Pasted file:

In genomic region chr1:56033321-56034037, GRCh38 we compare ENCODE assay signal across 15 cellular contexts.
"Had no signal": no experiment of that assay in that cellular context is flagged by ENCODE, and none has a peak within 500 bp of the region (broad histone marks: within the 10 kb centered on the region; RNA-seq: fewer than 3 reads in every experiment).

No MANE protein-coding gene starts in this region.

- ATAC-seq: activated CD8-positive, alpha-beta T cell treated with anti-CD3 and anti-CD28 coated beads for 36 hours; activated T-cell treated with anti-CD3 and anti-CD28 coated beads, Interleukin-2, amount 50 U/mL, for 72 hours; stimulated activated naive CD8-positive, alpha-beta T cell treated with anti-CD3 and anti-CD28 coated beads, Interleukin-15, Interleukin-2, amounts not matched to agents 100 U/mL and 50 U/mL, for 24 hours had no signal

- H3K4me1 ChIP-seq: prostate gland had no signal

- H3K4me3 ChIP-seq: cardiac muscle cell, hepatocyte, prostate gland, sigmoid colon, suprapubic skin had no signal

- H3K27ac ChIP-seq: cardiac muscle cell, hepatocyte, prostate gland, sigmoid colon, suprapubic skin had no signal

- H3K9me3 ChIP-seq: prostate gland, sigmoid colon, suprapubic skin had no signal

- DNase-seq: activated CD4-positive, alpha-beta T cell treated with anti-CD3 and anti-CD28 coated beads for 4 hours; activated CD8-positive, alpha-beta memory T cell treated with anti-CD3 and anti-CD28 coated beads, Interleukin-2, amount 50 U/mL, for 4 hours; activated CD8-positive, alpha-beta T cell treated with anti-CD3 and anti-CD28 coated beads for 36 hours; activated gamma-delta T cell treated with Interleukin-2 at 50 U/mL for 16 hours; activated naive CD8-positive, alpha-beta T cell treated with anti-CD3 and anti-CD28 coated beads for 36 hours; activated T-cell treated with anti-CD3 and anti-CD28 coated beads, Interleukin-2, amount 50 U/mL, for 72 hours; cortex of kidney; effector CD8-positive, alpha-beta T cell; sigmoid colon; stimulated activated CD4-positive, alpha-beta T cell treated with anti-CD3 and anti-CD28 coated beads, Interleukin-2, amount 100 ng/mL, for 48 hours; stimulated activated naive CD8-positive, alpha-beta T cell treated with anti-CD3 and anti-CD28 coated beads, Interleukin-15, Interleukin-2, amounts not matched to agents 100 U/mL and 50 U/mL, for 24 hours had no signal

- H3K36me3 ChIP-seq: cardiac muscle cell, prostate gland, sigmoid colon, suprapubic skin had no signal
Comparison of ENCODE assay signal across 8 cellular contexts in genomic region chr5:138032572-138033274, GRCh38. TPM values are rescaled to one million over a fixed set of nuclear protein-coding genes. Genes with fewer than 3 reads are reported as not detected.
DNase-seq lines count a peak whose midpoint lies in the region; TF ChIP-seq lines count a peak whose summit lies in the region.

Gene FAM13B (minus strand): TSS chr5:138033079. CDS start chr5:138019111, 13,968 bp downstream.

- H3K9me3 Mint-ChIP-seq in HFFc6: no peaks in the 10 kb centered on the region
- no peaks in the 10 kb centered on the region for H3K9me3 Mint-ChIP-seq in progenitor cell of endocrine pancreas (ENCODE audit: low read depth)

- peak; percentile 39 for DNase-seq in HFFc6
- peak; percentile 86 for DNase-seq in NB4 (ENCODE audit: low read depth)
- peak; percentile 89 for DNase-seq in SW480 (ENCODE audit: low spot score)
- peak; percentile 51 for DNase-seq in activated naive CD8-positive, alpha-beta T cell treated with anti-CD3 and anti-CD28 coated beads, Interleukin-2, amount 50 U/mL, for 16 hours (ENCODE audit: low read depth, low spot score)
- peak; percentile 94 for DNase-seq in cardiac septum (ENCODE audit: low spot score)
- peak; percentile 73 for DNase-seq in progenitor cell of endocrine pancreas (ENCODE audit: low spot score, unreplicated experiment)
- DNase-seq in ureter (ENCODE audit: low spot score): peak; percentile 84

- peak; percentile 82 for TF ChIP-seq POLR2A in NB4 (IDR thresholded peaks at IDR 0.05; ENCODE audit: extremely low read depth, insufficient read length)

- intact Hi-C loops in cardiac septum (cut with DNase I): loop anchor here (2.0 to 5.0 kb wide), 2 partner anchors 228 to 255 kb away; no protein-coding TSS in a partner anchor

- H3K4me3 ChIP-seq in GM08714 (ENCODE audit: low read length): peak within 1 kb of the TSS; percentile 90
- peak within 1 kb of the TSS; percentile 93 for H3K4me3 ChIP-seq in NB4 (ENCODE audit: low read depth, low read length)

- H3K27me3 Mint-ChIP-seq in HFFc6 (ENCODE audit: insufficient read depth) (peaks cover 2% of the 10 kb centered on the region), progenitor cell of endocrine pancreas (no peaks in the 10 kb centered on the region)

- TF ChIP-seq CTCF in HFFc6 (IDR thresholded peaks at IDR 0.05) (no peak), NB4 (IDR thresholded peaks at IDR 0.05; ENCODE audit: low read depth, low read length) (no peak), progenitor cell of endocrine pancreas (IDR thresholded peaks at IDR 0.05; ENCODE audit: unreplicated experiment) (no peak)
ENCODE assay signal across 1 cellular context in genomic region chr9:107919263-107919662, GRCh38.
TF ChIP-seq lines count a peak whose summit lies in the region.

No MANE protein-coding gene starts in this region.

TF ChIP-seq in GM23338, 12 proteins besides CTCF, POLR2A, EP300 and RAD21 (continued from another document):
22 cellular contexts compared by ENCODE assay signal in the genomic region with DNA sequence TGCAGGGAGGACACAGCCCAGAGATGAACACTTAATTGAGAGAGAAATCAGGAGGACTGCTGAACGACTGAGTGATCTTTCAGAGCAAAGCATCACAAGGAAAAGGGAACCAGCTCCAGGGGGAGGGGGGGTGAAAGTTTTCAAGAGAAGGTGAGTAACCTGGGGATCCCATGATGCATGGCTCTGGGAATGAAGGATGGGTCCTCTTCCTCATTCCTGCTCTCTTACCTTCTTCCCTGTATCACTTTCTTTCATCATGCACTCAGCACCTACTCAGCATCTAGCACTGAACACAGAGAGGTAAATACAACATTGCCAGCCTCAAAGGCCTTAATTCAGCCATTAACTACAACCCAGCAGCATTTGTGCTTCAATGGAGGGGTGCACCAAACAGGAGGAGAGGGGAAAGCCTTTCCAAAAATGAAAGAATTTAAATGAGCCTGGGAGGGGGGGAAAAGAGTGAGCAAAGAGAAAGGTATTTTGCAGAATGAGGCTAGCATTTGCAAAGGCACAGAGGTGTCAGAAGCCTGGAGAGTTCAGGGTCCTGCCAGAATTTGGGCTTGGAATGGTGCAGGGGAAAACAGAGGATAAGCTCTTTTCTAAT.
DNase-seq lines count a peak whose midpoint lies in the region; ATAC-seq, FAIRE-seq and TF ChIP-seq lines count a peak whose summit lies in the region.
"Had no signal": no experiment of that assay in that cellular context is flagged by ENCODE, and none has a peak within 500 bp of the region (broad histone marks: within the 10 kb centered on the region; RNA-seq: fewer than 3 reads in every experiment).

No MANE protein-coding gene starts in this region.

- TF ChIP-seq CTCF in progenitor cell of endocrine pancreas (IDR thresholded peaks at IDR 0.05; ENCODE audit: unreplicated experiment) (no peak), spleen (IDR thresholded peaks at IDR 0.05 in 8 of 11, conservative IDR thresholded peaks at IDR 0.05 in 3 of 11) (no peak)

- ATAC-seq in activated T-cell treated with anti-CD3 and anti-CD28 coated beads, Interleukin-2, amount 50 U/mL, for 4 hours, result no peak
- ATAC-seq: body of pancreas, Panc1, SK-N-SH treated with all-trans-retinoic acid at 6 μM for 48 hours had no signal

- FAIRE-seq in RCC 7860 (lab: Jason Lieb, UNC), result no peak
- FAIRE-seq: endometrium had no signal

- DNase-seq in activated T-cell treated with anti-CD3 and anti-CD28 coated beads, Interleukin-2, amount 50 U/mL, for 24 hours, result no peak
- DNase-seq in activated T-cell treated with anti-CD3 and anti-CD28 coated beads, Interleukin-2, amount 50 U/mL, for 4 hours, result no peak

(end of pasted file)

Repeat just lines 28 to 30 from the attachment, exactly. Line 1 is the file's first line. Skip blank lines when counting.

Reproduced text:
- TF ChIP-seq CTCF in HFFc6 (IDR thresholded peaks at IDR 0.05) (no peak), NB4 (IDR thresholded peaks at IDR 0.05; ENCODE audit: low read depth, low read length) (no peak), progenitor cell of endocrine pancreas (IDR thresholded peaks at IDR 0.05; ENCODE audit: unreplicated experiment) (no peak)
ENCODE assay signal across 1 cellular context in genomic region chr9:107919263-107919662, GRCh38.
TF ChIP-seq lines count a peak whose summit lies in the region.